Informed by her interest in nuclear history and developed from local research, Popova was inspired by the story of Klaus Fuchs – the theoretical physicist and ‘atomic spy’ who was incarcerated at Wakefield prison during the 1950s for supplying information from the Manhattan Project nuclear research to the Soviet Union during and shortly after the Second World War. Fuchs’s chief area of expertise was the implosion method, which led to the development of the Plutonium bomb.
Using a diagram of the molecular structure of Plutonium, Popova developed a mobile, interactive sculpture entitled Townlets (2018), which is made from the foam-like material plastazote and can be assembled in many different configurations. An accompanying series of woodblock prints, inspired by ‘figures’ in the traditional Russian game Gorodki, suggest different structures to build with the Townlets’ component parts. The audience is invited to explore and reconfigure the work in the gallery space and document their constructions on social media using the hashtag ‘#Townlets’.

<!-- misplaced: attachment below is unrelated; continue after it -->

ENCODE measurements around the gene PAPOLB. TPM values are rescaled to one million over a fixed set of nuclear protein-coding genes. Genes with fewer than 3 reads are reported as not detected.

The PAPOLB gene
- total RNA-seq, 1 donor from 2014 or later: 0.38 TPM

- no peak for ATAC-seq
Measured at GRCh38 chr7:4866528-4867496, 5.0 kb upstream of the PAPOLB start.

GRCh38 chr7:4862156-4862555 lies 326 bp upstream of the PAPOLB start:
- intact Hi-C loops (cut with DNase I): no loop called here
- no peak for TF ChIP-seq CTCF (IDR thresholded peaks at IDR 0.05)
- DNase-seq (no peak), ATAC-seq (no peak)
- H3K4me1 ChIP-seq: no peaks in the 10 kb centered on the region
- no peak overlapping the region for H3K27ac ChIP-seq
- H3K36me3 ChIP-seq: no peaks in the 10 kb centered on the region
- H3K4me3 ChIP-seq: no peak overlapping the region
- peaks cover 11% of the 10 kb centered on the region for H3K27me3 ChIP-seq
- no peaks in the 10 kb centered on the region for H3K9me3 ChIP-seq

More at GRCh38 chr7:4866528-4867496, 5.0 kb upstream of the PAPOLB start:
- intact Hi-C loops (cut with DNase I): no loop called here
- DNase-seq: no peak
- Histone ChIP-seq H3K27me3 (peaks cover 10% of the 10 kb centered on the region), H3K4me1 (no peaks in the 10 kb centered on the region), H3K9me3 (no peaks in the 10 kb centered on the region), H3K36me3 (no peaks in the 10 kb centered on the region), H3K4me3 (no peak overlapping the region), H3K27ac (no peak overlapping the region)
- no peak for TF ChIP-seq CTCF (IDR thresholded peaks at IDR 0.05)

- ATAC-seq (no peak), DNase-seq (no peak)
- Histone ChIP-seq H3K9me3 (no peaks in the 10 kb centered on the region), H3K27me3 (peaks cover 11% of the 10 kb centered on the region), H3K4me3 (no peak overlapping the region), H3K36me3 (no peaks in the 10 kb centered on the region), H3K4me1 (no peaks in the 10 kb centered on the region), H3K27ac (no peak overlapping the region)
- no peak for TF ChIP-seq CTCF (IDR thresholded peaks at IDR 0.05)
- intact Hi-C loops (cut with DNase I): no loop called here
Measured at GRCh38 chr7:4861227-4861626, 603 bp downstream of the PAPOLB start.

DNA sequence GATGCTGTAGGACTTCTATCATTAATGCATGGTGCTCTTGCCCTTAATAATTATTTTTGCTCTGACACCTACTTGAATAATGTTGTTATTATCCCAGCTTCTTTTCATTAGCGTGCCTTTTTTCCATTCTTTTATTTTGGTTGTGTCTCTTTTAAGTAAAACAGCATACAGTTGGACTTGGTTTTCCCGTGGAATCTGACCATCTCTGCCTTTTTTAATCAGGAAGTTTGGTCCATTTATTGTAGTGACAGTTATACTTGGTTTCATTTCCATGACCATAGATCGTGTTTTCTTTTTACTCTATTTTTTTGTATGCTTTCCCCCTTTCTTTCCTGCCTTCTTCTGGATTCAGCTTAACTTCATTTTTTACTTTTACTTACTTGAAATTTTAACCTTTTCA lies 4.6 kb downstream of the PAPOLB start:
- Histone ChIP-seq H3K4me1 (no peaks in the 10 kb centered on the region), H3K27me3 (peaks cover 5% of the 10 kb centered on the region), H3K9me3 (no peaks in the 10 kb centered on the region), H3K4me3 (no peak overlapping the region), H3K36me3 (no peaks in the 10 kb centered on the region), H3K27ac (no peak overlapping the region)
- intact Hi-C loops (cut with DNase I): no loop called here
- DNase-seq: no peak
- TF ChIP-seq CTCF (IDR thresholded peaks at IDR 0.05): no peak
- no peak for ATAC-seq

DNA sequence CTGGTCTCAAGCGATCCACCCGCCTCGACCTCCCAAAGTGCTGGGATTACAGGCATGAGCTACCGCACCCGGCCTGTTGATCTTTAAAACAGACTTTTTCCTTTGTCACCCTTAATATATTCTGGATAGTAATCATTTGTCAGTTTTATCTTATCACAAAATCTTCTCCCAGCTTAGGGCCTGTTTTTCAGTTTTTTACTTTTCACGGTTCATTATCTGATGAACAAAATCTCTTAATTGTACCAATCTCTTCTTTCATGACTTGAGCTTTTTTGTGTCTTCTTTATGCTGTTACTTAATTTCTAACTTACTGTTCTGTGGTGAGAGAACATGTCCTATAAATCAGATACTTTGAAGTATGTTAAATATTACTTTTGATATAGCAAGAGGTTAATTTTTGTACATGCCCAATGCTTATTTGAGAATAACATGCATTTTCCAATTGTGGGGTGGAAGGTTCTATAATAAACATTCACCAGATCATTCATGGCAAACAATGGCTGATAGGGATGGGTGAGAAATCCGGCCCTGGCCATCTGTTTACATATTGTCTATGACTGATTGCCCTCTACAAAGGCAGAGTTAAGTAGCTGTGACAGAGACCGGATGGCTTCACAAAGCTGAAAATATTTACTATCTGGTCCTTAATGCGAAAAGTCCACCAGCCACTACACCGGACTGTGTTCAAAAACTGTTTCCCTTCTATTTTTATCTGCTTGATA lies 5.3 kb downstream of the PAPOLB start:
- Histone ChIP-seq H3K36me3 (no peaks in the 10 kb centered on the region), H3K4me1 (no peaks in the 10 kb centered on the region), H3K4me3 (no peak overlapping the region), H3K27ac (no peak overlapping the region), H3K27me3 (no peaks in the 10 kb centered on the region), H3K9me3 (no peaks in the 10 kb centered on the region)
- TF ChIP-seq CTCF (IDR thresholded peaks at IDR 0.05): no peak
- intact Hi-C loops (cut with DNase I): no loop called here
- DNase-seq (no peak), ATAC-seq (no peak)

Popova recently installed the work in a swimming pool, where it became a floating, sculptural set for a proposed synchronized-swimming performance entitled Her Name is Prometheus, which gives its name to this exhibition. Drawing in part on the decline of sporting goods manufacturing in the Yorkshire region, together the two works explore non-competitive, collaborative and performative approaches to sporting events.
A series of abstract paintings, collectively titled Model Kit (2018), are installed on the gallery walls as a counterbalancing structure to the floor-based Townlets. The notion of balance is integral to Popova’s practice, referencing not only the fragile state of equilibrium in personal relationships, but also the continuous balancing ‘games’ between political powers and ongoing tensions between East and West.
The exhibition will also include Lise Meitner Chair (2017), a work developed by Popova during a residency at Girton College Cambridge, a pioneering institution for female education in the UK. In this work, Popova reupholstered a found armchair with a custom-made tapestry as a tribute to Meitner, one of the most prominent women physicists, whose research in nuclear physics and quantum physics led to the development of nuclear fission. Meitner never intended her research to be used for military purposes and was firmly against the development of nuclear weapons. Whilst she received many awards and honours late in her life, she did not share in the 1944 Nobel Prize in Chemistry that was awarded exclusively to her long-time collaborator Otto Hahn.